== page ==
Rabbi Ross. Thank you for all the work you put in to this blog. I’m having an issue, not with my children, but with other children. In Shul on Shabbos, there are many kids outside of the shul during davening or laining or the speech, and these kids range anywhere from 5 to 16 years old. They talk the whole time and it’s just wrong. What can I tell these children to convince them to daven inside the shul? Eliyahu – Location Redacted
The short answer is nothing. They are not your children, and therefore it’s not your job to get involved. If you really want to help, you can go to the Rav and ask if there’s anything you can do to help. Maybe the Shul can hire someone to run a teen Minyan or youth groups if you don’t already have them. You can assist in making those arrangements by either securing the necessary finances or helping with the logistics.
I’m actually not a huge fan of youth groups, but if the kids are roaming the hallways, it’s certainly important to have structure. There are many Shuls that teach the children how to be “Chazzanim”, as well as the Halachos of Laining, Hagbah, Gelila and much more. Although children who Daven in Shul every Shabbos generally learn these skills, there are some children who can gain a great deal from these younger minyanim. To be brutally honest, there are also some children that should not be sitting (or fidgeting) next to their parents in Shul. In all these situations, a youth minyan is a great option.
The situation that you described, is unfortunately, a common one is certain communities. One of the reasons that I redacted the location that you provided, was that I felt it might constitute Lashon Hara. Most Shuls don’t have this issue, but there are a few in each community where this is, unfortunately, common. One father told me recently, “At least they’re in shul. It’s a step in the right direction.”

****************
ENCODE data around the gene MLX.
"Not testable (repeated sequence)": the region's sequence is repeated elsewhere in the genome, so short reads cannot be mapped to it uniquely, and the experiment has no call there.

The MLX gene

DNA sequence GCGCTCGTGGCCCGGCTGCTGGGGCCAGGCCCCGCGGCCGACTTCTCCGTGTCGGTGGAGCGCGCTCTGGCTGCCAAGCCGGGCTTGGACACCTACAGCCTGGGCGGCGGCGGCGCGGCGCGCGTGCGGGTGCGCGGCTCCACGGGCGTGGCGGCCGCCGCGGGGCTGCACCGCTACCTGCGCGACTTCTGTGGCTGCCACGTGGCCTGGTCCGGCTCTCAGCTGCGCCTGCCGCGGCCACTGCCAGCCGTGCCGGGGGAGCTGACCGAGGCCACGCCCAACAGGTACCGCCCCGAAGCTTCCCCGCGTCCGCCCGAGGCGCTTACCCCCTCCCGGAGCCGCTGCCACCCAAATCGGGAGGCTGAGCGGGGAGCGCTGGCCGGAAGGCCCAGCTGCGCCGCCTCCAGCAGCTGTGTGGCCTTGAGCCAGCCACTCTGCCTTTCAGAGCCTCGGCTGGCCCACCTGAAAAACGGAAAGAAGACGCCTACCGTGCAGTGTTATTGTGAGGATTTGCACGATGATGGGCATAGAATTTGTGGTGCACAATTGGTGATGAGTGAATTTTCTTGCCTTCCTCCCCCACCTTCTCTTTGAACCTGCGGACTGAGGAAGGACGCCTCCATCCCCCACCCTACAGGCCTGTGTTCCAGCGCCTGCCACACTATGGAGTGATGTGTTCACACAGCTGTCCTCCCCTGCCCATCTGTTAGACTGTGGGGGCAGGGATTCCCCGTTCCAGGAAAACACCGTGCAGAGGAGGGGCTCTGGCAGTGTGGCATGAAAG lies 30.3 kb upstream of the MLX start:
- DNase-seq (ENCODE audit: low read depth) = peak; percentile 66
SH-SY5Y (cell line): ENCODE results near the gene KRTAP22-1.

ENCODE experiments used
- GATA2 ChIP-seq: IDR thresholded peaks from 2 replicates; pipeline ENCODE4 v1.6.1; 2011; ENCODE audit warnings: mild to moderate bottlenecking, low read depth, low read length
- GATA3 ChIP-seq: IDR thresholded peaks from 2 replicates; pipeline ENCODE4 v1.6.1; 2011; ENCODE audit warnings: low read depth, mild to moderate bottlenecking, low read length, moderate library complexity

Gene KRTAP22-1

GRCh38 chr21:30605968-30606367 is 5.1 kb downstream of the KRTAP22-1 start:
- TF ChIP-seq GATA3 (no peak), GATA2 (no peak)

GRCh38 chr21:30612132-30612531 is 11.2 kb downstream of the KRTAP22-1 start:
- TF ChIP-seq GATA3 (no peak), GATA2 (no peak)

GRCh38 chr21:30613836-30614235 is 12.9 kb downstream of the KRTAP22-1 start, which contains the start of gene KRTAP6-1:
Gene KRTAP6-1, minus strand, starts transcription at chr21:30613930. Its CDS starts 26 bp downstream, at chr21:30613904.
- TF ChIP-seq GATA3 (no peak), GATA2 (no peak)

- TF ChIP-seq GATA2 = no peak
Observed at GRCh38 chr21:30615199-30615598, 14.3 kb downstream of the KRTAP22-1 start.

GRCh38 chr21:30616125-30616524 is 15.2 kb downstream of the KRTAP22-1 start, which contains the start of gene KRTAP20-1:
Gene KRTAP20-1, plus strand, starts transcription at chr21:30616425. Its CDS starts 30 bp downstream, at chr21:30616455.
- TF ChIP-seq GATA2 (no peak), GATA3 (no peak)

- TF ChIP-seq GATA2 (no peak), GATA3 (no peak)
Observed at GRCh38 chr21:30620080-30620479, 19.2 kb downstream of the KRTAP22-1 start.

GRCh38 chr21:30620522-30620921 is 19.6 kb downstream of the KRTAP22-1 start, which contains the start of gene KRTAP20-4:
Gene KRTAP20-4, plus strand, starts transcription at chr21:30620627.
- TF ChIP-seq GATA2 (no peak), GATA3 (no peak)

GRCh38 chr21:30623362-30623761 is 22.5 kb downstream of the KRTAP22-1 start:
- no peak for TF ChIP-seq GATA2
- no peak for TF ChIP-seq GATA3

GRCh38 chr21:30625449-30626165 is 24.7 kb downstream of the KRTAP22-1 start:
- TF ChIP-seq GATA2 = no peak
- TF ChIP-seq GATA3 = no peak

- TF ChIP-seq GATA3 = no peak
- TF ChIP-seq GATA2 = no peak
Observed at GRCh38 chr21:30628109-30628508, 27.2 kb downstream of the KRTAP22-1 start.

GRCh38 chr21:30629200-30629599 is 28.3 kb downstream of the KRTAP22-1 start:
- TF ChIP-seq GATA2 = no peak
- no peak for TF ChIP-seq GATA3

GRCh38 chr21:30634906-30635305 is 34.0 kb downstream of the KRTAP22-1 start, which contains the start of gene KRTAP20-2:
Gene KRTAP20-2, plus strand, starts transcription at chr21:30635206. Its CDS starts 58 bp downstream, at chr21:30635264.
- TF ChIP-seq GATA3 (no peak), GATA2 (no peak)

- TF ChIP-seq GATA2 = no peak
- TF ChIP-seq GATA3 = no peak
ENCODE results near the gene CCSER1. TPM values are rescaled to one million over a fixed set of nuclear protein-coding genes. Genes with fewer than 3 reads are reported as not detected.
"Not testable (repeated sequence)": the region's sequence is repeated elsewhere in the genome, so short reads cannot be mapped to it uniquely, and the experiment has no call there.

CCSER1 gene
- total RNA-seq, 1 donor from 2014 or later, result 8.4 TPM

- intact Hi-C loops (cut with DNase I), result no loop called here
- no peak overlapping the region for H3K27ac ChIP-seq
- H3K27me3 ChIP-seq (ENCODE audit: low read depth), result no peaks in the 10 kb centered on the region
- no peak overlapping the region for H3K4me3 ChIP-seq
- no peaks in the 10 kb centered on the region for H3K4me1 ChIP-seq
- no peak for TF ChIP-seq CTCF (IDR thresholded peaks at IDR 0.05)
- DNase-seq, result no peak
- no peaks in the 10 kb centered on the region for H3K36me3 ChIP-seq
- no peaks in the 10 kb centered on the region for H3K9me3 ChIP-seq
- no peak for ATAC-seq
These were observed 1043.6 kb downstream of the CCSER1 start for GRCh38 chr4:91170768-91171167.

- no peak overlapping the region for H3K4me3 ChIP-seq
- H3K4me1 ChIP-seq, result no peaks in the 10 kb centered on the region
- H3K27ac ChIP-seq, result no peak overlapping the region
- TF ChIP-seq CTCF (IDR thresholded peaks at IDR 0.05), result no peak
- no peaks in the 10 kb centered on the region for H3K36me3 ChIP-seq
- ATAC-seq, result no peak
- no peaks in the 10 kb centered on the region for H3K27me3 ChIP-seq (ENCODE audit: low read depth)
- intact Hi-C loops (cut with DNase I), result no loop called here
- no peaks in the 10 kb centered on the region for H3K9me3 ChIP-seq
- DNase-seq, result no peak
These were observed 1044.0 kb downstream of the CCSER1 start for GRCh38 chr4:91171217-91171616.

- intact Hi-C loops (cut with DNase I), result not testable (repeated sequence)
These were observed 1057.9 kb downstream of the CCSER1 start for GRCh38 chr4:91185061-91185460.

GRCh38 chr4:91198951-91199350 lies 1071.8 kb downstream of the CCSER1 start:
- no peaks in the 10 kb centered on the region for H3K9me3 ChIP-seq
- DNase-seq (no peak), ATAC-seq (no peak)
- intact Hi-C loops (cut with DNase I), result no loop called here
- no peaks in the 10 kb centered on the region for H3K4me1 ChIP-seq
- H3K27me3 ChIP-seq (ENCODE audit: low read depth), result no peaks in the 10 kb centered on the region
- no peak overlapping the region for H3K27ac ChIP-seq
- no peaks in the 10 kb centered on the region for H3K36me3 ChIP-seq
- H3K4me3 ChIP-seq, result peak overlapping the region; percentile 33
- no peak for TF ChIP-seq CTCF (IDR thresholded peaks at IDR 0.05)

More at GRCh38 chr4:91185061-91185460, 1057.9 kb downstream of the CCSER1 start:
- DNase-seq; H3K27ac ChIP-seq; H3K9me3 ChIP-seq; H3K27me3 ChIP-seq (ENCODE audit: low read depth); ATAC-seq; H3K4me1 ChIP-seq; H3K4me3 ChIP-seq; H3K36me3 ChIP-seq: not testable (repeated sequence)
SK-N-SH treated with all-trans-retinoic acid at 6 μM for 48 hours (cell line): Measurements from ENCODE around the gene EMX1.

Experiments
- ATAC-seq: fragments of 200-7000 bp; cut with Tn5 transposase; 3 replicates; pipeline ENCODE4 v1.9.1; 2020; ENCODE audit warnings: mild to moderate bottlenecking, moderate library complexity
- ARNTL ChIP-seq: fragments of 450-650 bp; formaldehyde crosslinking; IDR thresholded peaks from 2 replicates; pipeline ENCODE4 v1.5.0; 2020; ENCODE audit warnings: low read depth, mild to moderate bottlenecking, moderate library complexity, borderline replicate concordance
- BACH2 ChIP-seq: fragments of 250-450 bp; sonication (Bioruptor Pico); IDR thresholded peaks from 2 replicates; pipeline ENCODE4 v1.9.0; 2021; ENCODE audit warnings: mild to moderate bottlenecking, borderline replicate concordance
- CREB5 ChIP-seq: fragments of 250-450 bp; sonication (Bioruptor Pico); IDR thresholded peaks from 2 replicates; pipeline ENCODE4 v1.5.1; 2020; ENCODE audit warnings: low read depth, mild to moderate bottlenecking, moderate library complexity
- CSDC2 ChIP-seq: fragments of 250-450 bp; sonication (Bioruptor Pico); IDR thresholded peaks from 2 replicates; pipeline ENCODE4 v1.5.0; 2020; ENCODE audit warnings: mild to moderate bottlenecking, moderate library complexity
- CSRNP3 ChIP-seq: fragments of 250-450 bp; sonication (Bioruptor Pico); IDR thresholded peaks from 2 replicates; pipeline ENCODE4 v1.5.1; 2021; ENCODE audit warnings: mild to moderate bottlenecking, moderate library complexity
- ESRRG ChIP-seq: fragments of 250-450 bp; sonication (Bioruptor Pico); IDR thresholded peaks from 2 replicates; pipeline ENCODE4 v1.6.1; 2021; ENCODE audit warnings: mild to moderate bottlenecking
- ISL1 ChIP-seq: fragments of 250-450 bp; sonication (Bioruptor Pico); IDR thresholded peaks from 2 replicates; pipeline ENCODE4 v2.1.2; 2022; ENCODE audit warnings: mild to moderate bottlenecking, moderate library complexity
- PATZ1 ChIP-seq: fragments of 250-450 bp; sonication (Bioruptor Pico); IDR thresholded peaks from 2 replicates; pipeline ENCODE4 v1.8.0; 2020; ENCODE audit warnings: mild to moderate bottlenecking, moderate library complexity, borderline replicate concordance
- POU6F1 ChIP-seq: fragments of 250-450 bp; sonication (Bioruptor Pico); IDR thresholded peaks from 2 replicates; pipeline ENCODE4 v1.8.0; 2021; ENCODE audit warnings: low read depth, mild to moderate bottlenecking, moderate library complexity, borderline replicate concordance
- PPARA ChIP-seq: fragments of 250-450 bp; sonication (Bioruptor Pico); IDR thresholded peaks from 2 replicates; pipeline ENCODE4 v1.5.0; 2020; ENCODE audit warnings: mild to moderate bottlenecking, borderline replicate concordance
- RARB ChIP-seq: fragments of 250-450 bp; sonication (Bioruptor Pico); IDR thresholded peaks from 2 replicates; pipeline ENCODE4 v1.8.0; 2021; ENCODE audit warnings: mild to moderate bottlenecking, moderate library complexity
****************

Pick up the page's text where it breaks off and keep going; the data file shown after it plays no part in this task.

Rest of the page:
I respectfully disagree. It is certainly NOT a step in the right direction. You have your fourteen-year-old son spending most of the Shabbos davening outside in the hallway, loudly talking with his friends. There are those that would suggest it would be better if he stayed at home. I have mixed feelings about it, but parents should not be “OK” with the situation. I know I’m heading into dangerous territory here, but I don’t think the Rav of these shuls should ignore the situation either.
In order to deal with this serious issue, the community needs to approach it from three angles.
Hopefully, we can all work together to ensure that our children understand the importance of Davening in the Shul like the B’nai Torah they are.
Have a good Shabbos,
Rabbi Yitzie Ross is a Rebbe and has been working with parents and kids for many years. You can read more about him in the "about" section.